Accounting, coercion and social control during Apprenticeship: Converting slave workers to wage workers in the British West Indies

  1. Lookup NU author(s)
  2. Professor Thomas Tyson
  3. Professor David McCollum-Oldroyd
Author(s)Tyson T, Oldroyd D, Fleischman D
Editor(s)
Publication type Conference Proceedings (inc. Abstract)
Conference NameAmerican Accounting Association
Conference LocationOrlando, Florida, USA
Year of Conference2004
Legacy Date8-11 August 2004
Volume
Pages
Full text for this publication is not currently held within this repository. Alternative links are provided below where available.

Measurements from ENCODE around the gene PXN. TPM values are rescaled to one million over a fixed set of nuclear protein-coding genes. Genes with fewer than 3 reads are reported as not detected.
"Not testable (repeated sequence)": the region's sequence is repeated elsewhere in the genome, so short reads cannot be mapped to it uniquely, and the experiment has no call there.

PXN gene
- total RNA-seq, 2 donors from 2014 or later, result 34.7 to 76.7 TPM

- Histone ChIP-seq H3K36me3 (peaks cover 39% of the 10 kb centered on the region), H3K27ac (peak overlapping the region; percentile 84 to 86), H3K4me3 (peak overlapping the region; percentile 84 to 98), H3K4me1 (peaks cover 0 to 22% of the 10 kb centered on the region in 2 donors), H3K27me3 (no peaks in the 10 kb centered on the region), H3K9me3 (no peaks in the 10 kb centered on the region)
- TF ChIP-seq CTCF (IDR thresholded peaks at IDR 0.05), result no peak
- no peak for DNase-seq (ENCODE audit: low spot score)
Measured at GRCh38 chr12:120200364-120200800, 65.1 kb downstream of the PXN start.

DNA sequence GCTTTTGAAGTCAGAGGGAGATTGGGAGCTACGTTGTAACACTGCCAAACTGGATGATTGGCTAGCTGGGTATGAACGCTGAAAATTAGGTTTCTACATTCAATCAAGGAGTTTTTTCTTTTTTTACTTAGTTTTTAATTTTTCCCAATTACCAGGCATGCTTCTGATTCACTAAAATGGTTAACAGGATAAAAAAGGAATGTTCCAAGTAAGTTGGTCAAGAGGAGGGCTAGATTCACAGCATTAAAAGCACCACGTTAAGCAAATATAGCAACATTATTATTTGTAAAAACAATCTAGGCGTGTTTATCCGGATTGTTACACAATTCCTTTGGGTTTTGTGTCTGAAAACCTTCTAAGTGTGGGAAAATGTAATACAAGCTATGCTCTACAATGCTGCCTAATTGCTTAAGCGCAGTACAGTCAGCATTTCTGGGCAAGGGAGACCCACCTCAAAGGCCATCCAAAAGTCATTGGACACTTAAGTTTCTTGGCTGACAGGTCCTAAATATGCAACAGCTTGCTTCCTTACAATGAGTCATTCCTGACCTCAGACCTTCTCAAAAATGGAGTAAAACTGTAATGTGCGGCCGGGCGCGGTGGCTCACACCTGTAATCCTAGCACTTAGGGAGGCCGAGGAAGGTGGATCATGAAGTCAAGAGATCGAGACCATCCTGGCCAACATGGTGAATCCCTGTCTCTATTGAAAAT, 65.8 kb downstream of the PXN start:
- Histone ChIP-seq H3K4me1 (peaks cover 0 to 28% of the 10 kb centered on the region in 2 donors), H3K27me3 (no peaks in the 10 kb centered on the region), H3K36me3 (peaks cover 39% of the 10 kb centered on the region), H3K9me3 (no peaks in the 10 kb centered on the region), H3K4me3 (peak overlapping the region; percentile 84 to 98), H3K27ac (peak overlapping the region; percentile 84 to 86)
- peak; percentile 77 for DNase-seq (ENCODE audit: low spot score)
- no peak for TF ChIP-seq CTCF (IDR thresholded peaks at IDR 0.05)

The paper describes the nature and role of accounting during the period of transition from slavery to waged labor in the British West Indies. Planters, colonial legislators, and Parliamentary leaders all feared that freed slaves would flee plantations for open lands. Thus, the Abolition Act and subsequent local ordinances embodied a complex synthesis of paternalism, categorization, penalties, punishments, and social controls that were collectively intended to create a class of willing waged laborers. The primary role of accounting was to police the arrangements rather than to induce behavioral change. In the context of BWI apprenticeship, accounting was not simply an objective, unbiased calculative technique. It was a component of a complex social structure sustaining the vestiges of an inherently immoral society. Furthermore, the post-emancipation formalization of punishment, valuation, and task systems furnish powerful insights into the extent of accountancy’s role in supporting Caribbean slave regimes.